It is sometimes necessary to have a tooth extracted as an adult.
Although permanent teeth are expected to last a lifetime, tooth extraction may be necessary for a variety of reasons. A tooth that is too badly damaged to be repaired due to trauma or decay is a common reason. Other considerations include:
A crowded mouth: Dentists may extract teeth to prepare the mouth for orthodontic treatment. The purpose of orthodontia is to align your teeth properly, which may be difficult if your teeth are too large for your mouth. Similarly, if a tooth cannot break through the gum (erupt) due to a lack of space in the mouth, your dentist may advise extracting it.
Infection: If tooth decay or injury reaches the pulp, the soft tissue at the core of the tooth that contains nerves and blood vessels, bacteria from the mouth can enter the pulp and cause infection. This is usually treated with root canal therapy (RCT), but if the infection is serious enough that antibiotics or RCT are ineffective, the tooth may need to be extracted to prevent infection from spreading.
Infection Risk: Even the risk of infection in a single tooth may be cause enough to pull the tooth if your immune system is impaired (for example, if you are taking chemotherapy or having an organ transplant).
Periodontal (gum) disease is a type of gum disease. If periodontal disease (infection of the tissues and bones that surround and support the teeth) has resulted in tooth loosening, the tooth or teeth may need to be extracted.
Tooth extractions are performed by dentists and oral surgeons (dentists who have received additional training to undertake surgery). Your dentist will inject you with a local anaesthetic to numb the area where the tooth will be extracted before extracting it. Your dentist may use a strong general anaesthesia in some cases. This will keep you from feeling pain all over your body and allow you to sleep through the process.
If the tooth is impacted, the dentist will remove the gum and bone tissue covering it, then grip the tooth with forceps and gently rock it back and forth to free it from the jaw bone and ligaments holding it in place. A difficult-to-pull tooth may need to be removed in segments.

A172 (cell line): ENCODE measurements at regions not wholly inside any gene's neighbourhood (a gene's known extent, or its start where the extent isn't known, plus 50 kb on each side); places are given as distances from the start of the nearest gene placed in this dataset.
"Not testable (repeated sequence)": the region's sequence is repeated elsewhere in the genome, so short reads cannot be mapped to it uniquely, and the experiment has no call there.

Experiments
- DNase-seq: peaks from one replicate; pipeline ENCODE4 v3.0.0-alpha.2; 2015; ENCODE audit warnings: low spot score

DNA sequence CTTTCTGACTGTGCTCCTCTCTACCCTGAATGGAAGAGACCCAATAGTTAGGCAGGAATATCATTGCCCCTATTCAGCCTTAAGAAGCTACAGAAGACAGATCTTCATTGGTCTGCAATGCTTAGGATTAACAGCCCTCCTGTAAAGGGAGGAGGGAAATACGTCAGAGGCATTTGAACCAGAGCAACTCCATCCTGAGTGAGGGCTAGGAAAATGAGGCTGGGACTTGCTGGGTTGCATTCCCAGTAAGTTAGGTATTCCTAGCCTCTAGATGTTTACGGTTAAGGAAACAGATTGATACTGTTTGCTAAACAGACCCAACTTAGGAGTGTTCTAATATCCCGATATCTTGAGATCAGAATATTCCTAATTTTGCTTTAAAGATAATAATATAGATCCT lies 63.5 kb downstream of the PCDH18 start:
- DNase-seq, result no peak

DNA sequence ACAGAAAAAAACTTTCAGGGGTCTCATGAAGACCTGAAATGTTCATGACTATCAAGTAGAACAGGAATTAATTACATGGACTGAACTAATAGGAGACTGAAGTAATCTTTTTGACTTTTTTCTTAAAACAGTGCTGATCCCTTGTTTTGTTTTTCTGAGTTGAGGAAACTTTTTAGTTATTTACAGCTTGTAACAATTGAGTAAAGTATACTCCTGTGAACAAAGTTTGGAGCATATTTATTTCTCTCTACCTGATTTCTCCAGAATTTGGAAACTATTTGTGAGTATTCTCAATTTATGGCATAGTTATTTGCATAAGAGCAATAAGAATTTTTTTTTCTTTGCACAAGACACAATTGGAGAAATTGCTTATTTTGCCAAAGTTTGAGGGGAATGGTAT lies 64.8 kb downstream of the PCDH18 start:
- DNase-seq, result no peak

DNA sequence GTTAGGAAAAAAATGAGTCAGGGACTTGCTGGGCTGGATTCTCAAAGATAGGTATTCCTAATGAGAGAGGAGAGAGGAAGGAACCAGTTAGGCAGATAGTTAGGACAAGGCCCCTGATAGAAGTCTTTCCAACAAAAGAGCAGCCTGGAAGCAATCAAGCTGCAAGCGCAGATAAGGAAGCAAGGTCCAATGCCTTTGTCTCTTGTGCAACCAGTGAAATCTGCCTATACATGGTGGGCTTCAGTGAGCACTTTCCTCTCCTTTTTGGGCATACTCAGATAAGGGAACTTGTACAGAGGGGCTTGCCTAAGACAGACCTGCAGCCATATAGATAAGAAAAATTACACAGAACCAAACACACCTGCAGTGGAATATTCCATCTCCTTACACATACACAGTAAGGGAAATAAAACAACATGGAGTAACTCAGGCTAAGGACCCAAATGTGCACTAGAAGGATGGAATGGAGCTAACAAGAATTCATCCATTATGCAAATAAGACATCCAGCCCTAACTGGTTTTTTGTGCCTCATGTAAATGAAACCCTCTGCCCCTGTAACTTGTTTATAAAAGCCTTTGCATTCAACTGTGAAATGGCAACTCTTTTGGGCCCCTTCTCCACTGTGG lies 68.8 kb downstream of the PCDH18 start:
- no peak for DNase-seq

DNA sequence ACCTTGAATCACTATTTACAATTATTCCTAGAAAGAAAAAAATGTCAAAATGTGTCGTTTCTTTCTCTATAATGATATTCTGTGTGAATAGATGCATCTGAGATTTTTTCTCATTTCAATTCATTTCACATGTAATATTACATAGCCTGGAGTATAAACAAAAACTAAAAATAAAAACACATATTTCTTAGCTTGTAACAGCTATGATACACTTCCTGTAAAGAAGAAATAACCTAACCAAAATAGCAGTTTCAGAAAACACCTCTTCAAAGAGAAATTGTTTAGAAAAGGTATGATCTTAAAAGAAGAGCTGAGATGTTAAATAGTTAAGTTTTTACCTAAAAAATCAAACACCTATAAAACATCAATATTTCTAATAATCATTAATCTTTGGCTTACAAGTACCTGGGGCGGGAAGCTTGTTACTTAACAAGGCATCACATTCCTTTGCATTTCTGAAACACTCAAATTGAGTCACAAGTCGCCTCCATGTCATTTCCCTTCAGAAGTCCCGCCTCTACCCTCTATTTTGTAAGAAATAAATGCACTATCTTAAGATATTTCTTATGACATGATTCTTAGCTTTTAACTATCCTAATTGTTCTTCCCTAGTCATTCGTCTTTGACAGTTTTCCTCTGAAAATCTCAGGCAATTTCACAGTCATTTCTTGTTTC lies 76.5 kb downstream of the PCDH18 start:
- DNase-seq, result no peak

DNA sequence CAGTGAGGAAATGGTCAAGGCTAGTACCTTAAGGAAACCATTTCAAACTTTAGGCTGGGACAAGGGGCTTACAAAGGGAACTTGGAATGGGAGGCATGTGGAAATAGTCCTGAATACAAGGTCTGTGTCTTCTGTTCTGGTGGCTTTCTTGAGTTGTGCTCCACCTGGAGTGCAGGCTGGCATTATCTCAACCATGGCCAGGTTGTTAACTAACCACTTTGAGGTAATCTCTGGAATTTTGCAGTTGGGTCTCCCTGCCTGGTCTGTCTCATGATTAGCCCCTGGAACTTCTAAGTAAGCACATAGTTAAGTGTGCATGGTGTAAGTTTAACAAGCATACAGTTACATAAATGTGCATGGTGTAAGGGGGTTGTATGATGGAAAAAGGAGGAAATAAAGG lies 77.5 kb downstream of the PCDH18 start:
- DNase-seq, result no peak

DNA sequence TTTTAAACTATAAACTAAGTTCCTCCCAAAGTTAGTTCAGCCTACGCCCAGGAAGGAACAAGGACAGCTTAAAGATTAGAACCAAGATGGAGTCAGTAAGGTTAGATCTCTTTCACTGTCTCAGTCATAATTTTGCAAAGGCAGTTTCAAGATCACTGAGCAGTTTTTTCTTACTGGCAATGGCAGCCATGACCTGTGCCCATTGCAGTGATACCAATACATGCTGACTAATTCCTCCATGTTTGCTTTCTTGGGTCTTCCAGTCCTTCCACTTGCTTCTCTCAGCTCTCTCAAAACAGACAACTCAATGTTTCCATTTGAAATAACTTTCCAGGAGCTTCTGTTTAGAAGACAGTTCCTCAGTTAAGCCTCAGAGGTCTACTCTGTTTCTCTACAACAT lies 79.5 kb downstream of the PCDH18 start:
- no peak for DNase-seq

A blood clot generally forms in the socket after the tooth is extracted. To assist stop the bleeding, the dentist will place a gauze pad in the socket and have you bite down on it. Occasionally, the dentist will use self-dissolving stitches to close the gum margins around the extraction site.
The blood clot in the socket can sometimes break loose, exposing the socket’s bone. Dry socket syndrome is a painful condition. If this happens, your dentist will most likely cover the socket with a sedative dressing for a few days to protect it until a new clot forms.
Although tooth extractions are normally painless, they can introduce deadly bacteria into the bloodstream. Gum tissue might also become infected. You may need to take antibiotics before and after the extraction if you have a condition that puts you at high risk of acquiring a serious infection. Before having a tooth pulled, tell your dentist about your entire medical history, drugs and supplements you’re taking, and if you have any of the following (this list is not exhaustive):
Your dentist will send you home to heal after an extraction. It usually takes a few days to recover. The following tips can help you avoid pain, lower the chance of infection, and speed up your recovery.
New patients are always welcome and we always try to see, where possible, emergencies on the day.